The narrative I picked this book up because I absolutely understand wanting to get away from everything and just being alone for a while, to catch my breath and figure out what's important. The narrative magic didn't really start, for me, until Becca got to Rainbow Valley and met Sheena. I could tell immediately that this was going to be an important relationship, and I wasn't wrong, though I underestimated its full importance.
Attraction and desire are perfectly understandable, but I was disappointed when Becca acted on them, rather than turning the emotional reawakening into a way of reconnecting with her husband. I also didn't really care for Jason, the guy she fell into bed with. I don't care for characters who sexually pursue people they know are married ; it's a selfish, self-serving behaviour.
Thank goodness Becca saw Jason for what he was, eventually; that redeemed her a little bit for me. View 2 comments. I'm not a parent, but right from the start I think everyone can relate to that desire to escape the pressures of our lives. Of course, most of us probably wouldn't do that, but experiencing it vicariously through Becca offered its own kind of satisfaction. The story was well-written, and had some surprise twists that I did not see coming. I was disappointed with one of Becca's very unwise decisions. I prefer to read about strong moral characters because I feel inspired by them.
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At the same time, I'm not a parent, but right from the start I think everyone can relate to that desire to escape the pressures of our lives. At the same time, however, I was humbled. Real people make mistakes. Real people need compassion and forgiveness. I may not agree with her decision, but I think there's a deeper lesson we can all take away from this. And isn't that part of what makes a good story? Seeing the human condition so we can learn about and better ourselves?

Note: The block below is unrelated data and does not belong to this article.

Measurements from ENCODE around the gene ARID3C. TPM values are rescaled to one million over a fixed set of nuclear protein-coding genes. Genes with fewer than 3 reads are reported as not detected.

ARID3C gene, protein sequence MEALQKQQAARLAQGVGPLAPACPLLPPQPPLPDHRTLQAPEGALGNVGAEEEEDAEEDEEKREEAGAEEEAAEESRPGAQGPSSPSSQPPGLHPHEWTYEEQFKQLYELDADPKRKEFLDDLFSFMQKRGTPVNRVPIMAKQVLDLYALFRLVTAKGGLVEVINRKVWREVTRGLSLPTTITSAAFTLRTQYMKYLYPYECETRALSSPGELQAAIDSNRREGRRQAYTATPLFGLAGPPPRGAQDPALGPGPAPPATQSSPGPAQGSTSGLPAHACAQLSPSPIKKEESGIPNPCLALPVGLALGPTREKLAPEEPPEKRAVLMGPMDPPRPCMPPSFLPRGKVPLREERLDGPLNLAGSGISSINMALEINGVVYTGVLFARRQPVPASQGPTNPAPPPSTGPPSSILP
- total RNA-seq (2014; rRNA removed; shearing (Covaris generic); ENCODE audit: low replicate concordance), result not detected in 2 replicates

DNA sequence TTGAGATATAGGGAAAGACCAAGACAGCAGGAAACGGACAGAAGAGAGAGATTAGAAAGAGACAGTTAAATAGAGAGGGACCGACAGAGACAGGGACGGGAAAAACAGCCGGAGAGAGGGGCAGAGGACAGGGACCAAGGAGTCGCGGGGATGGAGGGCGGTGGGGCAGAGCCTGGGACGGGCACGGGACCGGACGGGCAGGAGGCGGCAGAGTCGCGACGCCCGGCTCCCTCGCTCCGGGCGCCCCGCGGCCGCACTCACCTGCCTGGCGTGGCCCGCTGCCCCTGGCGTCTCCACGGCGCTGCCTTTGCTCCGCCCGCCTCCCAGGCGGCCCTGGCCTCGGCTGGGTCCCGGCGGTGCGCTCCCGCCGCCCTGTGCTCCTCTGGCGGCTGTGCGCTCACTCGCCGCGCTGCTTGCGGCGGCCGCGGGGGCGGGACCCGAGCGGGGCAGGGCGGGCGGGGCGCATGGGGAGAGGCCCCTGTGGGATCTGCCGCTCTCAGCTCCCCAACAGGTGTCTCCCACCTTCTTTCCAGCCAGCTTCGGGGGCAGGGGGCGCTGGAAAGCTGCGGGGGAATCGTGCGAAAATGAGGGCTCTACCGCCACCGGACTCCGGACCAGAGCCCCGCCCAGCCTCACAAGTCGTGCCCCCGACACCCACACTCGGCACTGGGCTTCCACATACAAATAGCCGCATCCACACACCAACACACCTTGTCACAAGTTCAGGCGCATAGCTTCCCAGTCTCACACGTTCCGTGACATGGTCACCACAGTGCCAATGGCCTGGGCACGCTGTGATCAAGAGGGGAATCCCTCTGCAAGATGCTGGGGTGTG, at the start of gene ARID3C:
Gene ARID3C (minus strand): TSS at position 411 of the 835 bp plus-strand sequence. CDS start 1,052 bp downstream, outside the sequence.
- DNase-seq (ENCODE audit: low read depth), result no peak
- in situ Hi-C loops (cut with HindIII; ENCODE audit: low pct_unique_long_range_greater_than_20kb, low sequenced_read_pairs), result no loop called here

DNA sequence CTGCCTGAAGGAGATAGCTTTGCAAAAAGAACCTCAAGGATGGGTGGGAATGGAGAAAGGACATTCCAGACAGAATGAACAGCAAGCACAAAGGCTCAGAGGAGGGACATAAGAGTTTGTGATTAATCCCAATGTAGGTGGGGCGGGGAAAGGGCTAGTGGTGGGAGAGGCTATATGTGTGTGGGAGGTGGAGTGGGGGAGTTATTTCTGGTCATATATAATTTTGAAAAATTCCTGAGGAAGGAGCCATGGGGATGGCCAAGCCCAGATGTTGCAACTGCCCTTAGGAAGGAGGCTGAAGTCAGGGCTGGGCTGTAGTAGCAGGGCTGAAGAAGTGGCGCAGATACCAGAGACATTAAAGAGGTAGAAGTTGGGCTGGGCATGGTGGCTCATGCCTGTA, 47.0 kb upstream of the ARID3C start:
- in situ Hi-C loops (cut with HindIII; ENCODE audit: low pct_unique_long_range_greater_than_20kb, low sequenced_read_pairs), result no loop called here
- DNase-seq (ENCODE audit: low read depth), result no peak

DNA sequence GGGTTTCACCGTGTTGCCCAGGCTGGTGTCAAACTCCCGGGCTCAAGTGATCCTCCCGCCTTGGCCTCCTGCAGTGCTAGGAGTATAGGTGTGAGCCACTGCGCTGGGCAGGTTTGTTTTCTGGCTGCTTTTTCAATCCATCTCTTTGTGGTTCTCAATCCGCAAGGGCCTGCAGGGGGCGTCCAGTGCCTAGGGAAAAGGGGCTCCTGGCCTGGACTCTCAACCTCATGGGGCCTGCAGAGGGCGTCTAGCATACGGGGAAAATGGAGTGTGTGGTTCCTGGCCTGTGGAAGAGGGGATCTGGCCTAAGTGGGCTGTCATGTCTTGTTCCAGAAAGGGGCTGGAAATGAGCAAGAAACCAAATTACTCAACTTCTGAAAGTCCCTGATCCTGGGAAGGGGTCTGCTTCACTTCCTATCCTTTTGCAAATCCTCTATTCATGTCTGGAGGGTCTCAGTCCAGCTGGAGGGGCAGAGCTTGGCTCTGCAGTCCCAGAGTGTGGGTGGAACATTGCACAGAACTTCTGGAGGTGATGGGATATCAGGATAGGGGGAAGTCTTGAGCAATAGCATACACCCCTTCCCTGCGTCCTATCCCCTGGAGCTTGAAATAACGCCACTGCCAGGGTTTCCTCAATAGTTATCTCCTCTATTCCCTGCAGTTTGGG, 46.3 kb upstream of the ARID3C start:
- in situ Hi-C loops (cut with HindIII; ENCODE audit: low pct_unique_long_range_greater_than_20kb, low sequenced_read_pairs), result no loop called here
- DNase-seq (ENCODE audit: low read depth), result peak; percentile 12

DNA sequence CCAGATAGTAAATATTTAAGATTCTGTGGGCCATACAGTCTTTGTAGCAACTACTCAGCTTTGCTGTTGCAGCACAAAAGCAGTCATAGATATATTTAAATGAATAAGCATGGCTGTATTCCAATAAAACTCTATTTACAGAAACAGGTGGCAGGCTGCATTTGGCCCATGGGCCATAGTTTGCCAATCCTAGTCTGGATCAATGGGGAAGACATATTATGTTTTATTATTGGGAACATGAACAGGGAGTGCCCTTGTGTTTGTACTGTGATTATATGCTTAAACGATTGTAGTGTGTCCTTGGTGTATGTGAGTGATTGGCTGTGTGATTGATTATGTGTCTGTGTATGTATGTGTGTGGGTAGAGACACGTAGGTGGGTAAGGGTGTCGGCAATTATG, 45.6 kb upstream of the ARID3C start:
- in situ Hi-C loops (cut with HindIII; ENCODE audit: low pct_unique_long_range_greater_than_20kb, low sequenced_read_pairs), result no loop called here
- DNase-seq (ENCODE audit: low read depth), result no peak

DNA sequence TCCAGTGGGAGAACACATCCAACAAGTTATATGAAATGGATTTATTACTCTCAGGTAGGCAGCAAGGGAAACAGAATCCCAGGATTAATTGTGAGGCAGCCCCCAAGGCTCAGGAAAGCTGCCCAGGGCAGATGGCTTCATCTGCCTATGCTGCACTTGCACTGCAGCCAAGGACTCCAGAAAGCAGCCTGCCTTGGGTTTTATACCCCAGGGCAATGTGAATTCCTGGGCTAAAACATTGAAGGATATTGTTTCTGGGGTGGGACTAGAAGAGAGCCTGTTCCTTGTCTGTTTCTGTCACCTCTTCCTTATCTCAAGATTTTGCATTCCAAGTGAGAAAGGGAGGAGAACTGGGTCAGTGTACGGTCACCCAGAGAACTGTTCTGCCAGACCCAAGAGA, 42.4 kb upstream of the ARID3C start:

The minute I started reading this book, I connected with Becca and her overwhelming life of a mother and wife. I too feel the stress and often become overwhelmed simply by the huge amount of time has to be given to my kids, no matter if they are newborns to teenagers. I really think any mom can relate to those feelings. Mothers think we have to be the best moms ever and we are striving for an almost impossible goal.
We have to learn instead to just do the best we can without losing our sense of self. Sense of self is what Becca has truly lost. She became pregnant at a young age and married quickly. She suffered from post-partem depression for a long time after Jordan was born, turning into more of a major depression.
Drawing Free (The Escape Collection) by Elena Aitken | NOOK Book (eBook) | Barnes & Noble®
Many years later, she gives birth to Kayla and falls into the same pattern. Now she has a teenager who is so angst filled she won't speak to her mother and a young daughter, who is prone to giant temper tantrums. Becca's mother died when she was young and doesn't remember anything about her. Her dad is falling fast into dementia and the decision to put him in a facility looms on the horizon.
Basically Becca's life just swings out of control for her and she loses it. She needs a break and while on the way to pick up Kayla, she calls her husband and tells him to get her and the decision is made. Becca is off to take her break in Rainbow Valley, a small town in the mountains, that, for reasons unknown to her, her father has a cabin that he rents out.
When Becca arrives in Rainbow Valley she senses that this is the place for her to find herself, make some major life decisions, and unravel some serious family secrets. The pros of this book are the fact that I connected to Becca and her plight immediately. I could feel what she was feeling. As a matter of fact, when I was reading the beginning, I myself was tense and worried right along with Becca. For an author to be able to write a character that connects to readers so well is a great accomplishment. I like the total contrast that the author created between "the city" and Rainbow Valley.
The city being a busy overwhelming place and Rainbow Valley so peaceful and serene. I also liked the ending.
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I won't say anything else about it to ruin the story. The cons are the how many times it is repeated that Becca hasn't painted in almost forever and that she doesn't know if she can do it again. It was said so much that it almost became a filler of sorts. I also didn't like the repeated statement of "I don't cry". We get it Becca is emotionally closed off All in all I liked the story and would recommend it to others. I probably would have given a 3. Jun 05, Dee rated it liked it. But it really made me think. Not just about her situation, but about life in general. There were a lot of life lessons that could be described as being in the story, primarily the reminder to live every day as if it were your last or in the infamous words of Tim McGraw, live like you were dying.